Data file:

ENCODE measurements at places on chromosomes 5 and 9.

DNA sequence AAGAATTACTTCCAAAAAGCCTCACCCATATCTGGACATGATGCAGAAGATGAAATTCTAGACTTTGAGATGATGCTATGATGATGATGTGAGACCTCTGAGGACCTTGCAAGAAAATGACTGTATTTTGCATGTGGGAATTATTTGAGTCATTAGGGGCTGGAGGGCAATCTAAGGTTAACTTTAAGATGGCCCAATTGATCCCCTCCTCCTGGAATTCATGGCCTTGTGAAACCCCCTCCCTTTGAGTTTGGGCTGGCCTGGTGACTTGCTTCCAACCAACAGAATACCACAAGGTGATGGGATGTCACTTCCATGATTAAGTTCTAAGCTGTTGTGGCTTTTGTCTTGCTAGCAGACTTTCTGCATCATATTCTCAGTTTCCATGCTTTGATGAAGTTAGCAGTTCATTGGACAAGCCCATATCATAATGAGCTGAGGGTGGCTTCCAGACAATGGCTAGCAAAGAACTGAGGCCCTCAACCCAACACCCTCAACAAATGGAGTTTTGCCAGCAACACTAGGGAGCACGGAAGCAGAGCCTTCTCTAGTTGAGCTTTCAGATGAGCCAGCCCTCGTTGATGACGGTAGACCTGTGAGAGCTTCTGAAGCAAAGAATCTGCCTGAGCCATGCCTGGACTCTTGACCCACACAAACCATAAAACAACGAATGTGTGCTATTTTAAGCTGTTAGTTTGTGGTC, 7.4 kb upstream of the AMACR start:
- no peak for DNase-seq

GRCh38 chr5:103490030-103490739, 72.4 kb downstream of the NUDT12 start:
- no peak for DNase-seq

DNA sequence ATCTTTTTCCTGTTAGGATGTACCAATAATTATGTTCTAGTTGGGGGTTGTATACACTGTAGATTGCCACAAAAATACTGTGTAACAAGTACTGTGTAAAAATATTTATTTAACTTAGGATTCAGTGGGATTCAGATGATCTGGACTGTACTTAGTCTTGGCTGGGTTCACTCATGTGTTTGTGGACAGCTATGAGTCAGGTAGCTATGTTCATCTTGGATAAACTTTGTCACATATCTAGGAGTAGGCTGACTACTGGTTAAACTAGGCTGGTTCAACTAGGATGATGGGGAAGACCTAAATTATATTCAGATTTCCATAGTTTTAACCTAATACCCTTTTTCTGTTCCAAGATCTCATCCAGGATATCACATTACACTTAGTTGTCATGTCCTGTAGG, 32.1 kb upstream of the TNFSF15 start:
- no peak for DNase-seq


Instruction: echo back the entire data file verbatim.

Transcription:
ENCODE measurements at places on chromosomes 5 and 9.

DNA sequence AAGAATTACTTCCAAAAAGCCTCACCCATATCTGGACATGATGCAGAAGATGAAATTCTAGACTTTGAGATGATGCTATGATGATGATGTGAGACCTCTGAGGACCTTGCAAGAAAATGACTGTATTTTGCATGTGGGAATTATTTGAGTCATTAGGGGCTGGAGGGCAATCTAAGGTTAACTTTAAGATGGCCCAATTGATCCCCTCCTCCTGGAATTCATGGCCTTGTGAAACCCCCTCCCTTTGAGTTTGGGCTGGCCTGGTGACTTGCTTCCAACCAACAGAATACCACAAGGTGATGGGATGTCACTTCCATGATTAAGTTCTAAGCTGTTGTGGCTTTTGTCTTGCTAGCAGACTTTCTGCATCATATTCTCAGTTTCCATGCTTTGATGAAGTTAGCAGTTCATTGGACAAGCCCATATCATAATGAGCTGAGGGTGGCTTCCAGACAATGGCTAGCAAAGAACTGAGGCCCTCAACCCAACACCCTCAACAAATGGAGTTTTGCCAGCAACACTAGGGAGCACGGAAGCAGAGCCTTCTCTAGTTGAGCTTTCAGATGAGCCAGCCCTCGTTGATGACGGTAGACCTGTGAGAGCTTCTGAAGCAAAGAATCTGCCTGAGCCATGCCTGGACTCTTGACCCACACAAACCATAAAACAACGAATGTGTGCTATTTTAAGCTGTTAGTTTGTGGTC, 7.4 kb upstream of the AMACR start:
- no peak for DNase-seq

GRCh38 chr5:103490030-103490739, 72.4 kb downstream of the NUDT12 start:
- no peak for DNase-seq

DNA sequence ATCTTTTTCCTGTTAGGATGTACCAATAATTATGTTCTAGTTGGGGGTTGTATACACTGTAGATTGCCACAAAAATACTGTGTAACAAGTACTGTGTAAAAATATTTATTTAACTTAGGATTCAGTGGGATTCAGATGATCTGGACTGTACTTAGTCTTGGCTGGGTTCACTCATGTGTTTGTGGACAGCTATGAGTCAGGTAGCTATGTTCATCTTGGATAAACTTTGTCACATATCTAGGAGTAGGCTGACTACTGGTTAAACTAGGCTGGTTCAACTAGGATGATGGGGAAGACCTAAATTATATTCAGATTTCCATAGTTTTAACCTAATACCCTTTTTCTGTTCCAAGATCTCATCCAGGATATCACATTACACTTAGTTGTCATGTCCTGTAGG, 32.1 kb upstream of the TNFSF15 start:
- no peak for DNase-seq